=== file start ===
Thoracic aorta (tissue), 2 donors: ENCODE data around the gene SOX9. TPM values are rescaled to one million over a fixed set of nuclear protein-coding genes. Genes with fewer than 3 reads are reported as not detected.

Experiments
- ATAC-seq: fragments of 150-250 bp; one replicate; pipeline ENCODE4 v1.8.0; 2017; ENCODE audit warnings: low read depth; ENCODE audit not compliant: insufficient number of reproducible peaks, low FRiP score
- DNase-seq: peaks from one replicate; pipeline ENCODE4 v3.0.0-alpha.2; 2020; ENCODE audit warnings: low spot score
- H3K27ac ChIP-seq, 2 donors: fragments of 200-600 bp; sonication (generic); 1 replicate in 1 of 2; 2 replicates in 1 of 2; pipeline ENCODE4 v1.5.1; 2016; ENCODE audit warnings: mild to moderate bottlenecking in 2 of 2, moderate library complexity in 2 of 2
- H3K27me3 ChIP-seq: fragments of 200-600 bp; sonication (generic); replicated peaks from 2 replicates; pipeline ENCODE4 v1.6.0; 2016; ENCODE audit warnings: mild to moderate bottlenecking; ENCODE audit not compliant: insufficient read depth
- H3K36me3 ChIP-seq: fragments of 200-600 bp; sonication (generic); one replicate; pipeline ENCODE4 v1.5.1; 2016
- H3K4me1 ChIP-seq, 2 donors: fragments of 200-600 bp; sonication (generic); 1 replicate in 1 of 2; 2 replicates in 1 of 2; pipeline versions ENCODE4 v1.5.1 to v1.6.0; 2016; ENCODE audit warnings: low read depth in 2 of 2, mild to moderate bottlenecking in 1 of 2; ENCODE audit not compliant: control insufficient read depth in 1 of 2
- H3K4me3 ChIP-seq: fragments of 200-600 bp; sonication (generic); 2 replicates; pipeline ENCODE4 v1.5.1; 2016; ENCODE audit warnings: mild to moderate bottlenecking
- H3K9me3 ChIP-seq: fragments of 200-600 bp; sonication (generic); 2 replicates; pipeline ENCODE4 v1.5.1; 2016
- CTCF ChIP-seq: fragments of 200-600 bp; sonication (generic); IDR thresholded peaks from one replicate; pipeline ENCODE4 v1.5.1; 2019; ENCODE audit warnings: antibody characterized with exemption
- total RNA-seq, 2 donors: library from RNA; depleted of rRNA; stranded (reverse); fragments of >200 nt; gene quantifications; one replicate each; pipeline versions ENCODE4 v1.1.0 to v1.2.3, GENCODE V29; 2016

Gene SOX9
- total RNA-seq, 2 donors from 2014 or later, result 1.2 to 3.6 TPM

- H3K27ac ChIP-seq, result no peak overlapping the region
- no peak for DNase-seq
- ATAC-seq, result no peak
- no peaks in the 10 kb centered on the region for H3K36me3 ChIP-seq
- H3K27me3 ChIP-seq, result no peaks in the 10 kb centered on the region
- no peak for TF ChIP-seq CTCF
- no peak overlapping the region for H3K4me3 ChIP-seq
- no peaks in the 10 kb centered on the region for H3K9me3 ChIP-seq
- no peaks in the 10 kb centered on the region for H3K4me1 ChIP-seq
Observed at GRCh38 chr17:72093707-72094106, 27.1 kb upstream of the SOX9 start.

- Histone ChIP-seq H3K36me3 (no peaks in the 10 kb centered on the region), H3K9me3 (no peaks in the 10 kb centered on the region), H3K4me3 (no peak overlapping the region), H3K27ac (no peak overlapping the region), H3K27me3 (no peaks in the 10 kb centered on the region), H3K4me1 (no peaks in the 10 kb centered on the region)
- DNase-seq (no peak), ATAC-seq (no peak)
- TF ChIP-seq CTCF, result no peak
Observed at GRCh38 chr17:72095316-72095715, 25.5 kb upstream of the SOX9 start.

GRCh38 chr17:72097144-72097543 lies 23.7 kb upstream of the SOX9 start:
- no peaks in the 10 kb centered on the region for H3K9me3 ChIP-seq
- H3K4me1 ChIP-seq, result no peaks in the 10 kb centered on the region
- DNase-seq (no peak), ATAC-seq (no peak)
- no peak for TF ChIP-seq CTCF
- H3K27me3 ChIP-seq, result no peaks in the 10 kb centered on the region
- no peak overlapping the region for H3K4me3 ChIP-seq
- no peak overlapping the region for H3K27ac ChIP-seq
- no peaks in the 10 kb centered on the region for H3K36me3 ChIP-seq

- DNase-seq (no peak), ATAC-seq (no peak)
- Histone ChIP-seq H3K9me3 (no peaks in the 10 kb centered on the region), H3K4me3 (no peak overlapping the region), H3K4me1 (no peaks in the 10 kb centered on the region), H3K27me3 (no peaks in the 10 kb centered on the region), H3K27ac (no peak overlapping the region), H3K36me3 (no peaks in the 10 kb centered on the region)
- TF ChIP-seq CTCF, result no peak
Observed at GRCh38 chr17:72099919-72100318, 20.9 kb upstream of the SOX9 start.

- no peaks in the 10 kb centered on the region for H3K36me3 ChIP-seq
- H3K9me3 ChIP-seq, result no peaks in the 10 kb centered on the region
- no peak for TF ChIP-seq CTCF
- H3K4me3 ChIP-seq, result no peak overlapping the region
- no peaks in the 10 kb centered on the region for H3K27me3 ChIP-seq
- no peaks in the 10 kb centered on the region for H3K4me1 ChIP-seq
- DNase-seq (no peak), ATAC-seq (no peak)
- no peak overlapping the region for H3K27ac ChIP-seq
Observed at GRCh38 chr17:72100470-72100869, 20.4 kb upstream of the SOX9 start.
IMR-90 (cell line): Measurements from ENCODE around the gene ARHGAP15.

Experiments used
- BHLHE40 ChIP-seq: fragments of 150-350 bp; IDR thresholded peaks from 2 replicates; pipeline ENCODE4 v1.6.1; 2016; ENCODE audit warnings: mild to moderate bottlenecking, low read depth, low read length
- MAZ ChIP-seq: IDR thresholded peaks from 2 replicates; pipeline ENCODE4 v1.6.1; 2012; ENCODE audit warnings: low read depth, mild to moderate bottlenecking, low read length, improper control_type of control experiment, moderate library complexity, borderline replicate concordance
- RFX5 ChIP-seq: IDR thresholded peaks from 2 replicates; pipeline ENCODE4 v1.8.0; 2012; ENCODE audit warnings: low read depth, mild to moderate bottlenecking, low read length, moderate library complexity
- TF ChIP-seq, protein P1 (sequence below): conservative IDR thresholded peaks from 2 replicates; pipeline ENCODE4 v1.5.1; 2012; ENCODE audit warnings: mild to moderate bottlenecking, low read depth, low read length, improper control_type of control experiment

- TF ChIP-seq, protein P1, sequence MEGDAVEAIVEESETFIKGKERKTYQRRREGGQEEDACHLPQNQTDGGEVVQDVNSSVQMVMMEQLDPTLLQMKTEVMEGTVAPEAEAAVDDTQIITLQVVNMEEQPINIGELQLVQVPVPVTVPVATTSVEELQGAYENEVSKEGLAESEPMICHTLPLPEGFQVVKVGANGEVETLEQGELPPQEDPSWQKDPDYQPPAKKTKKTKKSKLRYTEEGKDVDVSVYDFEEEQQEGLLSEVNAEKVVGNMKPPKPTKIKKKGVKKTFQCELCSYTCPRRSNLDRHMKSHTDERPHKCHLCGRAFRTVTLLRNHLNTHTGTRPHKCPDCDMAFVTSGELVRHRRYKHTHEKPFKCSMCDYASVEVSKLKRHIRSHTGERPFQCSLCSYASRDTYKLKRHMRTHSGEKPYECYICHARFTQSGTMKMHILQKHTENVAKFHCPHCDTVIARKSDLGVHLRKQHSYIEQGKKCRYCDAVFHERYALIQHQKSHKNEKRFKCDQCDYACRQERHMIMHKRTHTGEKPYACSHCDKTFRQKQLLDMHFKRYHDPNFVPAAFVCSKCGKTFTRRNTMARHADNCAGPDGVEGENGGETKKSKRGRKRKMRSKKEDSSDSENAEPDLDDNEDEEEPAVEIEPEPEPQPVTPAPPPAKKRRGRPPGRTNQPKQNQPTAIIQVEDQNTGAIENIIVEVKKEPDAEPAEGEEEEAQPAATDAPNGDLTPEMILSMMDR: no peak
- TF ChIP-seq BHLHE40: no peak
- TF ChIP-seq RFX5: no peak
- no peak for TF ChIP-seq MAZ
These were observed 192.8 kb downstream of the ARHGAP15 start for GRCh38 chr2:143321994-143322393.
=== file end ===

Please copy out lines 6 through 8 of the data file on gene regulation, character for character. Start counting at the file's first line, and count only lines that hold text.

- H3K27me3 ChIP-seq: fragments of 200-600 bp; sonication (generic); replicated peaks from 2 replicates; pipeline ENCODE4 v1.6.0; 2016; ENCODE audit warnings: mild to moderate bottlenecking; ENCODE audit not compliant: insufficient read depth
- H3K36me3 ChIP-seq: fragments of 200-600 bp; sonication (generic); one replicate; pipeline ENCODE4 v1.5.1; 2016
- H3K4me1 ChIP-seq, 2 donors: fragments of 200-600 bp; sonication (generic); 1 replicate in 1 of 2; 2 replicates in 1 of 2; pipeline versions ENCODE4 v1.5.1 to v1.6.0; 2016; ENCODE audit warnings: low read depth in 2 of 2, mild to moderate bottlenecking in 1 of 2; ENCODE audit not compliant: control insufficient read depth in 1 of 2